2.1 In this step, we need to evaluate the expression (* strsrc ++. Because "++" has a higher priority than "*", the expression can be written as * (strsrc ++ ). We need to evaluate the expression strsrc ++ first, and then evaluate the value of * (strsrc ++) with the expression value. For the expression strsrc ++, note that the value of the variable and the value of the expression must be distinguished. For the "Add 1" expression, the expression value is the value of the variable strsrc, and then the value of the variable strsrc will "Add 1", that is, the expression value is the value before the strsrc change, the strsrc value will change. It is worth noting that we know that the value of strsrc will change, but we do not know the specific time when the value of strsrc changes. The specific execution time of this change is determined by the compiler, this determines that the value of any strsrc-dependent expression is uncertain, and the specific value depends on the implementation of the compiler. After the strsrc ++ evaluation is completed, the value operator performs the value operation on the memory space corresponding to the expression value.

2.2 In this step, we need to evaluate the expression (* strdest ++. The specific evaluation analysis is exactly the same as the analysis in section 2.1.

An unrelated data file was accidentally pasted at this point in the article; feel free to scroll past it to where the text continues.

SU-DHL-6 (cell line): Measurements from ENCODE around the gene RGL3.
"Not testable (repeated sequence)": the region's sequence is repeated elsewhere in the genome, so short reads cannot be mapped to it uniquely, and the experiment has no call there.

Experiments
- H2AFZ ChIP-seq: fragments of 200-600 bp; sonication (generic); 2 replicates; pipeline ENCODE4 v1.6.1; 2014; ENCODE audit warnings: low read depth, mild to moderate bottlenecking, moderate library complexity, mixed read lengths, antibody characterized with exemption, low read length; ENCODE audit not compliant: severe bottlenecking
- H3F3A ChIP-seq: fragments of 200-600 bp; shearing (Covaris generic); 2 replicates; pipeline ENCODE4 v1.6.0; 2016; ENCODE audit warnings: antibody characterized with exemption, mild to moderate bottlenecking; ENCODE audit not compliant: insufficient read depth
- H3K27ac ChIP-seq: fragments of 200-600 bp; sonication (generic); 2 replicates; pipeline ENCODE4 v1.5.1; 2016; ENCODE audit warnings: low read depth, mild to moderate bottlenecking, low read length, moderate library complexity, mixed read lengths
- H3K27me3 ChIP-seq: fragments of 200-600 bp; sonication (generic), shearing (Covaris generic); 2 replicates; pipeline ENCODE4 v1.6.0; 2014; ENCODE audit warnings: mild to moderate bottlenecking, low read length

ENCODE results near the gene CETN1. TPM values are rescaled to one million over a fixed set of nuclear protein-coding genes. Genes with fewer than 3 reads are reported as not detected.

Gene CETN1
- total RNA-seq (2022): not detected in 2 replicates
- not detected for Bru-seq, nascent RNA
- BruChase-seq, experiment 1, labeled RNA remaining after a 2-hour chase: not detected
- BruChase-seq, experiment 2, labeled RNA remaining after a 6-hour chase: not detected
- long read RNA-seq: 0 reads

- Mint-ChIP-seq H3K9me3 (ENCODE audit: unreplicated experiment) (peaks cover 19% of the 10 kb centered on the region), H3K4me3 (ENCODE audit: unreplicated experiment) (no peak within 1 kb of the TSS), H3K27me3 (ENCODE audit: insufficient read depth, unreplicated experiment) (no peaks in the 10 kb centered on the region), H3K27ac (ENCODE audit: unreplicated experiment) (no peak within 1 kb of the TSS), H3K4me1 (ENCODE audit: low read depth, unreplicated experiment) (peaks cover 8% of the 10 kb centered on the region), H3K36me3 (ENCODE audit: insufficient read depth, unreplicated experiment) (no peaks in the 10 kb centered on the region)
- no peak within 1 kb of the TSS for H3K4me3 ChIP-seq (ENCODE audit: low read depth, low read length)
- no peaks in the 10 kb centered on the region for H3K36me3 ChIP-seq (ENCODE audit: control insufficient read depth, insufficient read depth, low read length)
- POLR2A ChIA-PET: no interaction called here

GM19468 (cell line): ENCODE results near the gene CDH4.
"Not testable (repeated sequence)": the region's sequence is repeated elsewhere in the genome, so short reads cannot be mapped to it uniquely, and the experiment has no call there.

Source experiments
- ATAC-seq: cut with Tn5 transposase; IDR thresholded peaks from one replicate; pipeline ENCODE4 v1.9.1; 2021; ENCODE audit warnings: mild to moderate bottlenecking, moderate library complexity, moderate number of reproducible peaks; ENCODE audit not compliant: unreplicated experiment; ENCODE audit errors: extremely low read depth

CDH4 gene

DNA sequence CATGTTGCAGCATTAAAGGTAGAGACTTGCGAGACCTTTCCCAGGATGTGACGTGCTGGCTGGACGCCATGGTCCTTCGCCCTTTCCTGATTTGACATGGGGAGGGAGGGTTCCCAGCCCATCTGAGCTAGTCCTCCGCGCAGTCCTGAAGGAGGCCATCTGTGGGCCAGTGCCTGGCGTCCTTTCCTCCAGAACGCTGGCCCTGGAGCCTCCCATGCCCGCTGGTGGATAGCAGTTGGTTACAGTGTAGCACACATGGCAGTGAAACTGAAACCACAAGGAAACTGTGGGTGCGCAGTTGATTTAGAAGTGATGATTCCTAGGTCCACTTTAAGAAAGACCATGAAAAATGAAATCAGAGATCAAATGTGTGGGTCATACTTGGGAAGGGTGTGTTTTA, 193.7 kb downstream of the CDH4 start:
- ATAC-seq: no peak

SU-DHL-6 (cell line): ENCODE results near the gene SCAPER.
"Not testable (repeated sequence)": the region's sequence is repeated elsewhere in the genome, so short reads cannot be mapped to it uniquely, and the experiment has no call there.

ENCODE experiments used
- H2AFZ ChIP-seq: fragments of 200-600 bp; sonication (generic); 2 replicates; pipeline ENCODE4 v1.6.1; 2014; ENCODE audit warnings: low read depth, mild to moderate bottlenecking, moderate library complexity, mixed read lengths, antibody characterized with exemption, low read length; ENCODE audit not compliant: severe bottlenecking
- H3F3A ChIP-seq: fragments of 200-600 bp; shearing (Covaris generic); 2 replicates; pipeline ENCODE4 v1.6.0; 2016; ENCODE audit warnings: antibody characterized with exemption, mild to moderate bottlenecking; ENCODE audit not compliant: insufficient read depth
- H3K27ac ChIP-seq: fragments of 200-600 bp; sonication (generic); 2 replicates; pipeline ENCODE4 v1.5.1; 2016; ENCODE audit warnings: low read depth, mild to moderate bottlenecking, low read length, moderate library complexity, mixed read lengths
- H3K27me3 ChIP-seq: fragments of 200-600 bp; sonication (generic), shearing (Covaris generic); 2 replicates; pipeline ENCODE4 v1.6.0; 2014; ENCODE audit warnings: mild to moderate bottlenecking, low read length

2.3 In this step, we need to evaluate the expression (* strdest ++) = (* strsrc ++). This is a value assignment expression, assign the value of the right expression to the value of the Left expression. It is worth noting that for a value assignment expression, the value of the expression itself is equal to the value of the Left subexpression.

3. Because "! = "The value of the subexpression on the left of the expression has been evaluated. Execute the following command "! = "Operation. "! = "The expression is a Boolean value.

Through the above in-depth analysis, we know that this expression has completed the following functions:

1. For the strdest and strsrc pointers, assign the value of the memory space referred to by strsrc to the memory space referred to by strdest.

2. Determine whether the memory space specified by strdest after the assignment is equal to 0.

3. For the strdest and strsrc pointers, their values are respectively added with 1, pointing to the next element.

We can see that an expression has completed three functions, and the expression is indeed "quite compact ". The value of this expression can be determined, because all analyses are based on the C standard. This is wise to know whether such code can be used in practical code. The key point is to follow the code specifications of the project.

PS: I used Google to find a good table about operator priority and relevance in C language. You can download and print it for future search. The address of this table is: http://www.mhatt.aps.anl.gov/dohn/programming/tables/operator_precedence.pdf